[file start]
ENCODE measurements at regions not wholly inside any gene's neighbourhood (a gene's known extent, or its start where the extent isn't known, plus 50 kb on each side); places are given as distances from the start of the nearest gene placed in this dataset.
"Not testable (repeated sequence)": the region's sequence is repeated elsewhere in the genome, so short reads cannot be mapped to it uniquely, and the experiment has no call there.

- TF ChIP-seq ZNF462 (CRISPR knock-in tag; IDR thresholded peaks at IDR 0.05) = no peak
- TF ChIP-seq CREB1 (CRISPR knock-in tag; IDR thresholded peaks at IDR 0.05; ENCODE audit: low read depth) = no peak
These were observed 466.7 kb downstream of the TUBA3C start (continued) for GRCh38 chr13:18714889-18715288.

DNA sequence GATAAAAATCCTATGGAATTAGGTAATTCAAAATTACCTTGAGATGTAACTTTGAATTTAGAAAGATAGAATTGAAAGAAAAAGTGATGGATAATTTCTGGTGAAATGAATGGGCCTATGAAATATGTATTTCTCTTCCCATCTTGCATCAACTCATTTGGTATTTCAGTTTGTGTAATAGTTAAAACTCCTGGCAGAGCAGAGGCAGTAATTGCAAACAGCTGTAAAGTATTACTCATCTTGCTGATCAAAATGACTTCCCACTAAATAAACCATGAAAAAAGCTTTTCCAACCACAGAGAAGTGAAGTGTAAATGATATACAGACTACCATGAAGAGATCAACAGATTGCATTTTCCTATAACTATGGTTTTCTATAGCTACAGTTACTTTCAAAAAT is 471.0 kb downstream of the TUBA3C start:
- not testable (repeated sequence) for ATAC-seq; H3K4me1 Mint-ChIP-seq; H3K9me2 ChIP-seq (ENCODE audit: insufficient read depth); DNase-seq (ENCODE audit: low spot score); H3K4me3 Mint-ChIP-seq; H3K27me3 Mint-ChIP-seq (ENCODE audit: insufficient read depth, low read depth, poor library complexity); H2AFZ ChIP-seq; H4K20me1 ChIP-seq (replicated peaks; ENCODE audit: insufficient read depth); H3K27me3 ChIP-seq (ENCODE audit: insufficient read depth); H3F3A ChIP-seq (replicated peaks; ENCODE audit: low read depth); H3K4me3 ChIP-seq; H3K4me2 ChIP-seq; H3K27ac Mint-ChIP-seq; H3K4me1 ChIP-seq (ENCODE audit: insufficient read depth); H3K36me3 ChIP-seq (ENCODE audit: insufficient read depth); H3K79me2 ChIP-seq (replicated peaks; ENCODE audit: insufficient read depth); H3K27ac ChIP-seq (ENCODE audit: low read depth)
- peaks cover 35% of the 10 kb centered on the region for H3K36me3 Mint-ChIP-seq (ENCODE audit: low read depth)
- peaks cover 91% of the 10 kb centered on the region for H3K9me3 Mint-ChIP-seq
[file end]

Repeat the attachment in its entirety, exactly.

ENCODE measurements at regions not wholly inside any gene's neighbourhood (a gene's known extent, or its start where the extent isn't known, plus 50 kb on each side); places are given as distances from the start of the nearest gene placed in this dataset.
"Not testable (repeated sequence)": the region's sequence is repeated elsewhere in the genome, so short reads cannot be mapped to it uniquely, and the experiment has no call there.

- TF ChIP-seq ZNF462 (CRISPR knock-in tag; IDR thresholded peaks at IDR 0.05) = no peak
- TF ChIP-seq CREB1 (CRISPR knock-in tag; IDR thresholded peaks at IDR 0.05; ENCODE audit: low read depth) = no peak
These were observed 466.7 kb downstream of the TUBA3C start (continued) for GRCh38 chr13:18714889-18715288.

DNA sequence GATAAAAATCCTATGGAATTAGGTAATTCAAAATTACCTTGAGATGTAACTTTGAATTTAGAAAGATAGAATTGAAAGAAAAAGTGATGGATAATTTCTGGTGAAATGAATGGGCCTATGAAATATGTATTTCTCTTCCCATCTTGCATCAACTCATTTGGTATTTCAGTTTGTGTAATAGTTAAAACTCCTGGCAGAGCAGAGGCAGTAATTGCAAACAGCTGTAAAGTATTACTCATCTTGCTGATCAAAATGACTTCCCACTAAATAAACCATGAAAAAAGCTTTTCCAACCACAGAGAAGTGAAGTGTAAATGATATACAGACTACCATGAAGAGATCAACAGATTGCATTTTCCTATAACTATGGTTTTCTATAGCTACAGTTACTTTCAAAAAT is 471.0 kb downstream of the TUBA3C start:
- not testable (repeated sequence) for ATAC-seq; H3K4me1 Mint-ChIP-seq; H3K9me2 ChIP-seq (ENCODE audit: insufficient read depth); DNase-seq (ENCODE audit: low spot score); H3K4me3 Mint-ChIP-seq; H3K27me3 Mint-ChIP-seq (ENCODE audit: insufficient read depth, low read depth, poor library complexity); H2AFZ ChIP-seq; H4K20me1 ChIP-seq (replicated peaks; ENCODE audit: insufficient read depth); H3K27me3 ChIP-seq (ENCODE audit: insufficient read depth); H3F3A ChIP-seq (replicated peaks; ENCODE audit: low read depth); H3K4me3 ChIP-seq; H3K4me2 ChIP-seq; H3K27ac Mint-ChIP-seq; H3K4me1 ChIP-seq (ENCODE audit: insufficient read depth); H3K36me3 ChIP-seq (ENCODE audit: insufficient read depth); H3K79me2 ChIP-seq (replicated peaks; ENCODE audit: insufficient read depth); H3K27ac ChIP-seq (ENCODE audit: low read depth)
- peaks cover 35% of the 10 kb centered on the region for H3K36me3 Mint-ChIP-seq (ENCODE audit: low read depth)
- peaks cover 91% of the 10 kb centered on the region for H3K9me3 Mint-ChIP-seq